The final battles, budgets and bills

One of the most persistent rumors circulating through the Capitol is that the Legislature will wrap up its 2007 session Friday – two days earlier than the law ordains.

If true – rumors here change in less time than it takes to read this column – then Democratic lawmakers are mighty confident they can deal with the big bills, big battles and big budgets lying in wait this final week.

Here are a few tangles left for them to unravel before heading home.

Reserve this: Senate Democrats and the Democratic governor want to stash money away in a lock box known as a rainy-day fund and prevent lawmakers from breaking in until the worst emergencies. House Democrats don’t want to do this. Want to bet who wins this point?

Wassup WASL? They’ve been operating on the Washington Assessment of Student Learning all session and the surgery isn’t over. They cut out the graduation requirement for passing the math and science portions. They’ve not put down the scalpel and may remove reading and writing next.

Dueling dollars: Senators and representatives must bridge the gulf between their respective capital budgets. A quick glance finds the House says yes and the Senate says no to aid the Granite Falls Museum, Dawson Place Child Advocacy Center in Everett and senior centers all over.

Road food: With no new projects to fight over it’s come down to these transportation questions: Will rumble strips be placed on U.S. 2? Will an offramp be built to the University of Washington’s Bothell campus?

SnoCo U: Prodded by Commissioner Gregoire, Team Berkey and Team Dunshee are acting less like rivals and more like legislators entering the final weekend. Their shared mission is ensuring no one sneaks up and snags the $4 million promised for a kick start to a new brand of college in Snohomish County.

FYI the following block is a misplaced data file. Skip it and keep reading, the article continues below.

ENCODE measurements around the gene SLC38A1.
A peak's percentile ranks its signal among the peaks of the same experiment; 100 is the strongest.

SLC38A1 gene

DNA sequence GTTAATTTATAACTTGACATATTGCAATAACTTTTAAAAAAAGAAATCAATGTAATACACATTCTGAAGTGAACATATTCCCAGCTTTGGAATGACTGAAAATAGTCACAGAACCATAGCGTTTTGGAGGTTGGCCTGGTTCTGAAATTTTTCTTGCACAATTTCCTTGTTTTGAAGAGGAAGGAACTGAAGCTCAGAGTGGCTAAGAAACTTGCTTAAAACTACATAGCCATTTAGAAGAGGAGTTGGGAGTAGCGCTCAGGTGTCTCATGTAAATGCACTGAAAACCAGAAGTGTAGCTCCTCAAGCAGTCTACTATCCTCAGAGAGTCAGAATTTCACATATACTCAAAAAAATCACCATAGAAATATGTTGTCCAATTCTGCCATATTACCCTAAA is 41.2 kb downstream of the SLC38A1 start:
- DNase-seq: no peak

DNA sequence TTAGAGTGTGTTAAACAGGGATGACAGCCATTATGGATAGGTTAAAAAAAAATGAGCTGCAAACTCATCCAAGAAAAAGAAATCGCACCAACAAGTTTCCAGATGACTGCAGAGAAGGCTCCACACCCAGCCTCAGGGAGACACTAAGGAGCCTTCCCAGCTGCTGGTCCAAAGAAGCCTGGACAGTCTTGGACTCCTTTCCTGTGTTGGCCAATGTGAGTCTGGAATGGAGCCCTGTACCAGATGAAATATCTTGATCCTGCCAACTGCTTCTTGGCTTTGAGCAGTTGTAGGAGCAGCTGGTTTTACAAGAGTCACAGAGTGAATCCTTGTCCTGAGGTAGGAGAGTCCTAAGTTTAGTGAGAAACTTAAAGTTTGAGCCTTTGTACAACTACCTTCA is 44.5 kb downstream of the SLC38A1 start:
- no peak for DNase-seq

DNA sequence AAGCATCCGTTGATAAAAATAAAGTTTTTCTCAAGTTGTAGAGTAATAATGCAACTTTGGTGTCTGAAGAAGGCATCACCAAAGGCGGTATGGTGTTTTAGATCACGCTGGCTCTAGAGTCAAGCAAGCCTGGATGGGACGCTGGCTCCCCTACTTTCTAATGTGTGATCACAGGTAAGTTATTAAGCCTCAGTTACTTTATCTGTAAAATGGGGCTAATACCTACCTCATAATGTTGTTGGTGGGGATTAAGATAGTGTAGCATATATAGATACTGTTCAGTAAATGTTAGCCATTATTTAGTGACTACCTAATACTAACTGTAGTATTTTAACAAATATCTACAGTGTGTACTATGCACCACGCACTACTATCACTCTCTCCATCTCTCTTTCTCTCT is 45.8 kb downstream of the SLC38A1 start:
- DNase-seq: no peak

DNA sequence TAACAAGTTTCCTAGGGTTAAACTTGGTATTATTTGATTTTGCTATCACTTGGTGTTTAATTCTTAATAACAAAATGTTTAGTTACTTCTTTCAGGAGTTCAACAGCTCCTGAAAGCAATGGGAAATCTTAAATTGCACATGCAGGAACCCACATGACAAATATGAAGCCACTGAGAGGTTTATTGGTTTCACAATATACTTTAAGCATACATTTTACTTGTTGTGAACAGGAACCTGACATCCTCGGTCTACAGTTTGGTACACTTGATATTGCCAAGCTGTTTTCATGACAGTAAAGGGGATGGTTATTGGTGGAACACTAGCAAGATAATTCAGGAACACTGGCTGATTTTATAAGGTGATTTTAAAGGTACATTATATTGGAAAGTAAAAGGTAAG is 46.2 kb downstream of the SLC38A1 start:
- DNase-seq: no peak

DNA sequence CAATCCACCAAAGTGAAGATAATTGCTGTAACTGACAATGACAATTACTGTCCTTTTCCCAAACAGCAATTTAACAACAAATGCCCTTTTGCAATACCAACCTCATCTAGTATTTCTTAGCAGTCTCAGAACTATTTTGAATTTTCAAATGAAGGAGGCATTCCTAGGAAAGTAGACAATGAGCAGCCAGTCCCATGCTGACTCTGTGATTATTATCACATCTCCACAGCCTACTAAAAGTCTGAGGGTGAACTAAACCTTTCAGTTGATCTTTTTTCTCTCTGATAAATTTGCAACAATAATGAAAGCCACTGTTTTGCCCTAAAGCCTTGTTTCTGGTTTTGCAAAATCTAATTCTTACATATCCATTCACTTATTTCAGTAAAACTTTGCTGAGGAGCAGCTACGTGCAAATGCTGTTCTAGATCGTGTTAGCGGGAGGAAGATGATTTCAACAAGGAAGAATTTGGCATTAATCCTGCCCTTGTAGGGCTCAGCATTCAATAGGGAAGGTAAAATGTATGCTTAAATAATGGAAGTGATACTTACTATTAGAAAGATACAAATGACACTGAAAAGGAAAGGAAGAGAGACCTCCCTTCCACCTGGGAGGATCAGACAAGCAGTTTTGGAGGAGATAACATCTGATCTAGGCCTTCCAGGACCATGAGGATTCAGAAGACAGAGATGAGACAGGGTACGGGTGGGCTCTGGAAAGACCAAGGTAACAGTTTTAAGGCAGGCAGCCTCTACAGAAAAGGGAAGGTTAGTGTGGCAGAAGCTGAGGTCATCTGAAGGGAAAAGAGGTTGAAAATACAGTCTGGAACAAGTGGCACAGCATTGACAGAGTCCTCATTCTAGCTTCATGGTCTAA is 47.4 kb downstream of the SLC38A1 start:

Homeward bound: Five weeks of paid leave to care for someone you love is where the family leave bill began. A study now and benefits later is where it may end up. Gregoire won’t be upset if it doesn’t reach her desk this year so maybe it won’t.

Not locked up: Democrats and Republicans are at odds on how nice is too nice for criminals. An expensive and expansive idea would increase schooling and job skill training to inmates on the inside in hopes they will become hard-working model citizens when they get out. The jury is still out on this one.

From the corner: And finally, with the clock winding down, Renton faces an improbable though not impossible shot to snare the Sonics. The most dominant player in the game – known simply as “The Governor” – is suited up and ready to step onto the court.

Time is short: The new rumor is the session will end Thursday.

Reporter Jerry Cornfield’s column on politics runs every Sunday. He can be heard at 8 a.m. Monday on “The Morning Show” on KSER (90.7 FM). He can be reached at 360-352-8623 or

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